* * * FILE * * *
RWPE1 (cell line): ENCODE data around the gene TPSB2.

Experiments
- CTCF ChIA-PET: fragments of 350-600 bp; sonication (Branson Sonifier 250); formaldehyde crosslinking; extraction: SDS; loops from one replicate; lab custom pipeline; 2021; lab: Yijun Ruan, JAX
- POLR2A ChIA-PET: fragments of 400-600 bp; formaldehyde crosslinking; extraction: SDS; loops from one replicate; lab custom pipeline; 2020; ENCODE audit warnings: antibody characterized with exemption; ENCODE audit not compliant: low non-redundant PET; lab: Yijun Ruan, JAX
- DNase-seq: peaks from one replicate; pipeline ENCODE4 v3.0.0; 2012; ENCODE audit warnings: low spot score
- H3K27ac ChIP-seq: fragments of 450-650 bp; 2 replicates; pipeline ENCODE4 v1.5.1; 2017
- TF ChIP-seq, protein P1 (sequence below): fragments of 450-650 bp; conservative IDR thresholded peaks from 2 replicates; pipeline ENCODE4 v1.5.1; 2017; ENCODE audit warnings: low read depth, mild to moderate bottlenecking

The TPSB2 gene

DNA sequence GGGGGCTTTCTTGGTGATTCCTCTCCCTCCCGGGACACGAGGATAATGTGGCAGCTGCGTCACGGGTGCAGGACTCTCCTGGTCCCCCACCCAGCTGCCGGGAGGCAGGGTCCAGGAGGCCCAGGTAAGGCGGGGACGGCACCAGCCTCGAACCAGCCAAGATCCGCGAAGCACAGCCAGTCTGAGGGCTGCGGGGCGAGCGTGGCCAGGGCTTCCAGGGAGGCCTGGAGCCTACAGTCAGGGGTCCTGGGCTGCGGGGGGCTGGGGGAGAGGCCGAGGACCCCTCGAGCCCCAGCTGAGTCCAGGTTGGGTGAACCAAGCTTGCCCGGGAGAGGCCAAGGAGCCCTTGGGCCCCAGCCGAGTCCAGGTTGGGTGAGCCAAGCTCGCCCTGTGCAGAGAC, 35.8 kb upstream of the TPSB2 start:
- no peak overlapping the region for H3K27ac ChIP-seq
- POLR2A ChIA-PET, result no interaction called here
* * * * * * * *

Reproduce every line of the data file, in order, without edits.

RWPE1 (cell line): ENCODE data around the gene TPSB2.

Experiments
- CTCF ChIA-PET: fragments of 350-600 bp; sonication (Branson Sonifier 250); formaldehyde crosslinking; extraction: SDS; loops from one replicate; lab custom pipeline; 2021; lab: Yijun Ruan, JAX
- POLR2A ChIA-PET: fragments of 400-600 bp; formaldehyde crosslinking; extraction: SDS; loops from one replicate; lab custom pipeline; 2020; ENCODE audit warnings: antibody characterized with exemption; ENCODE audit not compliant: low non-redundant PET; lab: Yijun Ruan, JAX
- DNase-seq: peaks from one replicate; pipeline ENCODE4 v3.0.0; 2012; ENCODE audit warnings: low spot score
- H3K27ac ChIP-seq: fragments of 450-650 bp; 2 replicates; pipeline ENCODE4 v1.5.1; 2017
- TF ChIP-seq, protein P1 (sequence below): fragments of 450-650 bp; conservative IDR thresholded peaks from 2 replicates; pipeline ENCODE4 v1.5.1; 2017; ENCODE audit warnings: low read depth, mild to moderate bottlenecking

The TPSB2 gene

DNA sequence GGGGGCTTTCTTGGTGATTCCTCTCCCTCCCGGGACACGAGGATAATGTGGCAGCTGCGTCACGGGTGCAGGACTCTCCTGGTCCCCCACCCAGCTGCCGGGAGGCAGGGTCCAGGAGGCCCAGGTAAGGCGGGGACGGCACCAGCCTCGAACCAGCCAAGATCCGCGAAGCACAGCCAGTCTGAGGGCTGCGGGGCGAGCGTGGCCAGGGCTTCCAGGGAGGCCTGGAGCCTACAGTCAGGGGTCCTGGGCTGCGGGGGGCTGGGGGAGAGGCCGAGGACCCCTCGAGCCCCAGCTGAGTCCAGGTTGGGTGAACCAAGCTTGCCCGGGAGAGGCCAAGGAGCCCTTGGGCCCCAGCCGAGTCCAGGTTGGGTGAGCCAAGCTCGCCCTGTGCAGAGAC, 35.8 kb upstream of the TPSB2 start:
- no peak overlapping the region for H3K27ac ChIP-seq
- POLR2A ChIA-PET, result no interaction called here